Which brings us to Jenna Bush, twin daughter of President George and First Lady Barbara Bush, who at age 25 is shedding her (probably unfair) tabloid image as a party girl and dingbat and is promoting her new book for young adults, Ana's Story: A Journey of Hope.
The book is a true account of the struggles and triumphs of a Latin American teenager born HIV-positive and puts Jenna, a third-grade teacher at a Washington, D.C., charter school, squarely in the spotlight she has sought to avoid.
In a wide-ranging interview with The Washington Post, Jenna addresses living in a media bubble. Not surprisingly, she is circumspect about her father and the issues of the day, although it is obvious she does not necessarily agree with her father on some things -- or at least interviewer Bob Thompson wants you to think so.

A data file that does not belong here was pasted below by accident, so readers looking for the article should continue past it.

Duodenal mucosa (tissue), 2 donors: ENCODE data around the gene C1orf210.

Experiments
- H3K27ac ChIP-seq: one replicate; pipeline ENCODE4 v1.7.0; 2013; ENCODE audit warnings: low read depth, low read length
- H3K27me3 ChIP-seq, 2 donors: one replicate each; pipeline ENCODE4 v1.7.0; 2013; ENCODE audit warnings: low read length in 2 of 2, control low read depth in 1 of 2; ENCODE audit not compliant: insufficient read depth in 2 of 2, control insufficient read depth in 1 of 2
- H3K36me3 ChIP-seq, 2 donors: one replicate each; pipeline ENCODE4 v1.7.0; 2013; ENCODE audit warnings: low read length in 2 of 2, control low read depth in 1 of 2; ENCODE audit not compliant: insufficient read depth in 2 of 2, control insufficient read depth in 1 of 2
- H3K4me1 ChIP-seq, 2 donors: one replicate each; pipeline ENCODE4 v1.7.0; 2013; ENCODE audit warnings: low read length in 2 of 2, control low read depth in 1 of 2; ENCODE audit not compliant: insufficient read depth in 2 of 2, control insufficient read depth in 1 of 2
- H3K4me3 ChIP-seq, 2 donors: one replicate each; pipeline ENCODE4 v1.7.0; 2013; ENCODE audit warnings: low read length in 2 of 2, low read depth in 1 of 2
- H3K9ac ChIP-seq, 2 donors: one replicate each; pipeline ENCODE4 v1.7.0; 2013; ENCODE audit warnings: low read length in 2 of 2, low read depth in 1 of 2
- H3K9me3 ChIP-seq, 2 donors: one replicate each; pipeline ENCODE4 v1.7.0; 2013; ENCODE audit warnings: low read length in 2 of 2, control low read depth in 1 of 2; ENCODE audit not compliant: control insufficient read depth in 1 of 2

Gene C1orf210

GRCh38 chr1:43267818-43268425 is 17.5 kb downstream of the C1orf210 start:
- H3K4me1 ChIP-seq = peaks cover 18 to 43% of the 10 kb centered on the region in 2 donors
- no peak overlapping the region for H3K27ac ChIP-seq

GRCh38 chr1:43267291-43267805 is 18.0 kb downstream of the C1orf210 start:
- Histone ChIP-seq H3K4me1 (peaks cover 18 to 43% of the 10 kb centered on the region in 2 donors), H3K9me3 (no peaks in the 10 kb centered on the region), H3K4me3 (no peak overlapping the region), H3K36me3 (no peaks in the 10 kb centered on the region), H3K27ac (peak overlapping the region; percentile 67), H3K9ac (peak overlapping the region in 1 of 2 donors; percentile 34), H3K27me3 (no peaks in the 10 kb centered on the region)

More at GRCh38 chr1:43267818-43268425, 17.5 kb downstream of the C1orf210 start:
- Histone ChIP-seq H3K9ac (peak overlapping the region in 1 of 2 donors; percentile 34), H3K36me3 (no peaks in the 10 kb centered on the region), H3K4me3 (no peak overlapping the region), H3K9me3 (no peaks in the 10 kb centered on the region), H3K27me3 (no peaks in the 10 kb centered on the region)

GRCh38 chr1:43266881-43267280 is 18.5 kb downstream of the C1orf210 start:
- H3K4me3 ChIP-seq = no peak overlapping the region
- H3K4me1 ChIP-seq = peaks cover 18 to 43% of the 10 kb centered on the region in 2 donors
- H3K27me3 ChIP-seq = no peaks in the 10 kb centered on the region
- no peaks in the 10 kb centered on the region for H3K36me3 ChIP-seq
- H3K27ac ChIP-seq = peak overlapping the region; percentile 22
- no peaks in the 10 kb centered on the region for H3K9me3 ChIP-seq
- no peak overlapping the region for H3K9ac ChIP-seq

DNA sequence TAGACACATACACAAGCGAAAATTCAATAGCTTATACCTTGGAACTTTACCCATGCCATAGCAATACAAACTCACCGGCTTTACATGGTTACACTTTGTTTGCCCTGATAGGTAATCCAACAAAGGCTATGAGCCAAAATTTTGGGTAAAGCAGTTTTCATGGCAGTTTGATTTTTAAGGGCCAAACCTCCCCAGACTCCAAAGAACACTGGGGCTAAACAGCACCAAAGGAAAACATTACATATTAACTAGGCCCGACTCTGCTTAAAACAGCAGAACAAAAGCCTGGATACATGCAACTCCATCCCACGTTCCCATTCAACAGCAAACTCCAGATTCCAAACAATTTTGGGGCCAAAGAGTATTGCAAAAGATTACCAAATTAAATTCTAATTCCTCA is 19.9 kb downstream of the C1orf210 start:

She says of
"Nobody wants war. I definitely, and my father definitely doesn't want war. But it's a horribly complicated situation. But I can say it's devastating. . . . I think everybody can agree on that."When asked about the criticism her father has faced over the war, she adds:
“Obviously this breaks my heart.”Having noted that neither Jenna nor sister Barbara should be judged for the actions of their father, Jenna has now stepped onto the media stage of her own volition – in this instance to sell a book on a global issue about which she may be more committed than that father – and in doing so has become fair game for scrutiny.
And you'd better believe she'll get a load of it.